Invest Ophthalmol Vis Sci
Alzheimer’s disease affects over 5 million people in the USA. Although deposits of the peptide amyloid-beta are a critical feature of the pathology, the normal physiological role of this peptide remains unclear. In this publication we show that amyloid-beta plays a role in blood vessel density in the adult zebrafish retina. This point is significant to understanding Alzheimer’s disease because the brain deposits of amyloid-beta, commonly known as plaques, are surrounded by tissue that has very dense blood vessel networks, aka as hyper-vascular. Interestingly, Abeta is also found in aggregates associate with macular degeneration, a common cause of blindness in the elderly, and our findings suggest there may be vascular similarities between the neurodegeneration that occurs in Alzheimer’s disease and macular degeneration. Some of vessels treated with Abeta formed loops and dead ends that are inefficient at providing a proper blood supply to cells in those areas. As an allegory, we suggest it is like adding extra sprinklers to a green lawn: while ten sprinklers might work well a hundred could result in only trickles from branch with brown (under-nourished) patches in between – where Alzheimer’s pathology can take hold and eventually form plaques. Findings from this study help us understand how monomeric Aβ affects local blood vessel density, which may be an early event in Alzheimer’s etiology. Knowledge arising from this research will contribute to the development of new and effective therapies for this terrible disease. CIRM-funded research supported group interactions in Dr. Ethell’s laboratory that contributed to this breakthrough, and helped defray costs of publication.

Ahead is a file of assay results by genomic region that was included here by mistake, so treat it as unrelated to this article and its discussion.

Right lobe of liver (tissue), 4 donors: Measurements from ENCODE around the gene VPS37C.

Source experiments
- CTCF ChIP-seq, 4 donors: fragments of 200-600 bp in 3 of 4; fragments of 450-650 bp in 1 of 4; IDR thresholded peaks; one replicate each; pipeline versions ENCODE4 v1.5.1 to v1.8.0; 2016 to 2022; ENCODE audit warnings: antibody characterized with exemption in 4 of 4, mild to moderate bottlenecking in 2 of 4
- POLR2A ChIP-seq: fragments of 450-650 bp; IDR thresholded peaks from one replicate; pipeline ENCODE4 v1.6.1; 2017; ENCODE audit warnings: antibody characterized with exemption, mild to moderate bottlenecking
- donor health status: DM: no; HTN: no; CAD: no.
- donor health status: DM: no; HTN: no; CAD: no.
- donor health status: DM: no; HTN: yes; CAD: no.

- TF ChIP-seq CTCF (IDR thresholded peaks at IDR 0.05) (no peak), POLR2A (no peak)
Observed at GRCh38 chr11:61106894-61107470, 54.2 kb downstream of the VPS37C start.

PURPOSE: Amyloid-beta (Abeta) is an endogenous peptide that becomes dysregulated in AMD and Alzheimer disease. Both of these disorders are marked by extracellular deposits that contain Abeta, highly branched capillary networks, and neurodegeneration. Although Abeta has been implicated in AMD and Alzheimer pathology for decades, its nonpathological function has remained unclear. We recently showed that high levels of monomeric Abeta induce blood vessel branching in embryonic zebrafish brain, and here we report that a similar mechanism may contribute to aberrant blood vessel branching in the retina of adult zebrafish. METHODS: Transgenic zebrafish expressing enhanced green fluorescence protein (EGFP) in their endothelial cells were sedated and small intraocular injections of PBS were made into one eye and either Abeta or gamma-secretase inhibitor were injected into their opposite eye. A week later, the eyes were enucleated and high resolution maps of the retina vasculature were created using confocal microscopy. Comparisons were made between the treatment groups using the general linear model ANOVA. RESULTS: We found that Abeta significantly affects capillary blood vessels in the retina. Small volumes of Abeta injected into the eyes of adult zebrafish induced the formation of significantly more endothelial tip cells and capillary bridges-some with loops-near the circumferential vein. These effects were dose-dependent and increased capillary bed density, though there was no effect on larger arterial vessels. CONCLUSIONS: This study reveals a previously unknown role for Abeta in regulating capillary bed density, providing new insight into the normal biological function. Abeta will help in the development of therapeutic interventions for AMD and Alzheimer disease.